Nano-particle delivery of brain derived neurotrophic factor after focal cerebral ischemia reduces tissue injury and enhances behavioral recovery
Pharmacology Biochemistry and Behavior
BDNF, Depressive behavior, Neuro-restorative, Neuroprotection, Stroke
Background Low levels of brain-derived neurotrophic factor (BDNF) are linked to delayed neurological recovery, depression, and cognitive impairment following stroke. Supplementation with BDNF reverses these effects. Unfortunately, systemically administered BDNF in its native form has minimal therapeutic value due to its poor blood brain barrier permeability and short serum half-life. In this study, a novel nano-particle polyion complex formulation of BDNF (nano-BDNF) was administered to mice after experimental ischemic stroke. Methods Male C57BL/6J (8–10 weeks) mice were randomly assigned to receive nano-BDNF, native-BDNF, or saline treatment after being subjected to 60 min of reversible middle cerebral artery occlusion (MCAo). Mice received the first dose at 3 (early treatment), 6 (intermediate treatment), or 12 h (delayed treatment) following stroke onset; a second dose was given in all cohorts at 24 h after stroke onset. Post-stroke outcome was evaluated by behavioral, histological, and molecular analysis for 15 days after stroke. Results Early and intermediate nano-BDNF treatment led to a significant reduction in cerebral tissue loss. Delayed treatment led to improved memory/cognition, reduced post-stroke depressive phenotypes, and maintained myelin basic protein and brain BDNF levels, but had no effect on tissue atrophy. Conclusions The results indicate that administration of a novel nano-particle formulation of BDNF leads to both neuroprotective and neuro-restorative effects after stroke.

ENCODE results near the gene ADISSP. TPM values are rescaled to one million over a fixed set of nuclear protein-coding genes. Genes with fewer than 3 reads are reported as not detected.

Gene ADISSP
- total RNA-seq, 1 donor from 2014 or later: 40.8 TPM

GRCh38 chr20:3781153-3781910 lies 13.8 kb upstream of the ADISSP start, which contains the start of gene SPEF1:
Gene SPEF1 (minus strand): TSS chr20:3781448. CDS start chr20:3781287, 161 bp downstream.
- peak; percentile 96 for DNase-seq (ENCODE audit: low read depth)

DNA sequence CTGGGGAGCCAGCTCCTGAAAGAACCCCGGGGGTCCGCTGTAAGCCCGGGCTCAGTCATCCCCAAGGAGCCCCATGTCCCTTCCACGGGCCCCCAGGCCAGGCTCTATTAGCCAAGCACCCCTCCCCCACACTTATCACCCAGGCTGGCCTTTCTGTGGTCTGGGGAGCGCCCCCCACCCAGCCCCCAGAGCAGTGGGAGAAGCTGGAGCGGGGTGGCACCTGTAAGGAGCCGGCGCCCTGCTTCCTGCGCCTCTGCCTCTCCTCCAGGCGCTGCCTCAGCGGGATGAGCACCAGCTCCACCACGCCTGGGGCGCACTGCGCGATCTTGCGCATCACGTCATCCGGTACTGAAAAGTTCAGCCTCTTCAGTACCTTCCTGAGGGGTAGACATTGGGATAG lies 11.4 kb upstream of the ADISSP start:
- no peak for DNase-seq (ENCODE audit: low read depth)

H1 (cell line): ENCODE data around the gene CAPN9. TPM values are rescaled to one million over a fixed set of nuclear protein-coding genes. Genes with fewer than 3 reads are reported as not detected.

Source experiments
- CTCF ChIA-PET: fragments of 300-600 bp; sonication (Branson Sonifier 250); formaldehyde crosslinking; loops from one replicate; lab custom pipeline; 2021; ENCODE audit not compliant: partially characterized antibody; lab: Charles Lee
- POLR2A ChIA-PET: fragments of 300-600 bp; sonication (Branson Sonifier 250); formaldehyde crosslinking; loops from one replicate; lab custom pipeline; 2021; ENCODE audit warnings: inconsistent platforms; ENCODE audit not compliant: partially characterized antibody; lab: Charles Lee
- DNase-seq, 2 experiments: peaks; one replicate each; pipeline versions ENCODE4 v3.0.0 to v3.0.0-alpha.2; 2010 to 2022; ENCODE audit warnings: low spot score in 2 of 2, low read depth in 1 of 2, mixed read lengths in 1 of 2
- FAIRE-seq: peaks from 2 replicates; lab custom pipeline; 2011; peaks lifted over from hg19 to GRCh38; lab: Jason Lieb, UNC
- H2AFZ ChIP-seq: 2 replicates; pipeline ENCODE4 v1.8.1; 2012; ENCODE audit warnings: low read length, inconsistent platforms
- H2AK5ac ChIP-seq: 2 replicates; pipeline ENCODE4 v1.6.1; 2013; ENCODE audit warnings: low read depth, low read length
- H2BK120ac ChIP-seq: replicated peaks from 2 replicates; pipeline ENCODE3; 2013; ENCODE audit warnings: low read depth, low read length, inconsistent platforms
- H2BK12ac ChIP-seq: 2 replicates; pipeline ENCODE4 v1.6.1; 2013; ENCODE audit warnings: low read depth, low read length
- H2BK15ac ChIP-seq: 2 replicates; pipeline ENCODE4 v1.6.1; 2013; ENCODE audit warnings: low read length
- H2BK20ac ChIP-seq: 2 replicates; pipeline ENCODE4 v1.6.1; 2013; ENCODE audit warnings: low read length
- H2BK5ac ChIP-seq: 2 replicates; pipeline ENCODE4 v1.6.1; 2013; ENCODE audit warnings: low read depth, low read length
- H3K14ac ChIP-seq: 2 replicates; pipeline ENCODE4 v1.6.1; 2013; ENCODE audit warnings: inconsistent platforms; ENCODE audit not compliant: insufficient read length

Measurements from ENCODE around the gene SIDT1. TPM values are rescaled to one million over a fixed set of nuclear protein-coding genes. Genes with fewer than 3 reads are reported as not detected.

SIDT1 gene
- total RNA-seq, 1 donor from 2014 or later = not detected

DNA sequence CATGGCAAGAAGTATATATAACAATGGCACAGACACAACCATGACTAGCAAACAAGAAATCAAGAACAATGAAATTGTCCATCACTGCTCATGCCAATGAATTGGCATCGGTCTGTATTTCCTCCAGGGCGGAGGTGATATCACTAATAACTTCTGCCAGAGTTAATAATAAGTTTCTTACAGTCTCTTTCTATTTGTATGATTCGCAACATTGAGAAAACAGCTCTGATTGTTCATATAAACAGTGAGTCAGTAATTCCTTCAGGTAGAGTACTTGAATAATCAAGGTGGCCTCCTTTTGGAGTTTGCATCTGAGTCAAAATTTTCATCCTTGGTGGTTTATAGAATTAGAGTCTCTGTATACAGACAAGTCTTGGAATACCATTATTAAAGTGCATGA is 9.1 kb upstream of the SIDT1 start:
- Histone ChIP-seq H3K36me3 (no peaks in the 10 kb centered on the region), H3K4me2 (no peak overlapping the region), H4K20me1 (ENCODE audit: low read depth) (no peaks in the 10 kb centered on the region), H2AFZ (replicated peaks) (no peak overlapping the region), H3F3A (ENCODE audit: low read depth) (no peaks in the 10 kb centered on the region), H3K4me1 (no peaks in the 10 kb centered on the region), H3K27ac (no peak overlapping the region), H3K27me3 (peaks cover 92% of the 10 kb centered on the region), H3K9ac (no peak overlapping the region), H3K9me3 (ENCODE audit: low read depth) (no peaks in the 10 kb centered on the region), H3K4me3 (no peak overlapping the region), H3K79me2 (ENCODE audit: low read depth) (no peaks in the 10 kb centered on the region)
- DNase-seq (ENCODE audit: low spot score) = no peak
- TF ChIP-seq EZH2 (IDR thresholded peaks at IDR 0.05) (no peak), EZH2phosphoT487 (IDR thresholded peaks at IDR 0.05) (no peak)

Harris, N., Ritzel, R., Mancini, N., Jiang, Y., Yi, X., Manickam, D., Banks, W., Kabanov, A., McCullough, L., & Verma, R. (2016). Nano-particle delivery of brain derived neurotrophic factor after focal cerebral ischemia reduces tissue injury and enhances behavioral recovery. Pharmacology Biochemistry and Behavior, 150-151, 48-56. https://doi.org/10.1016/j.pbb.2016.09.003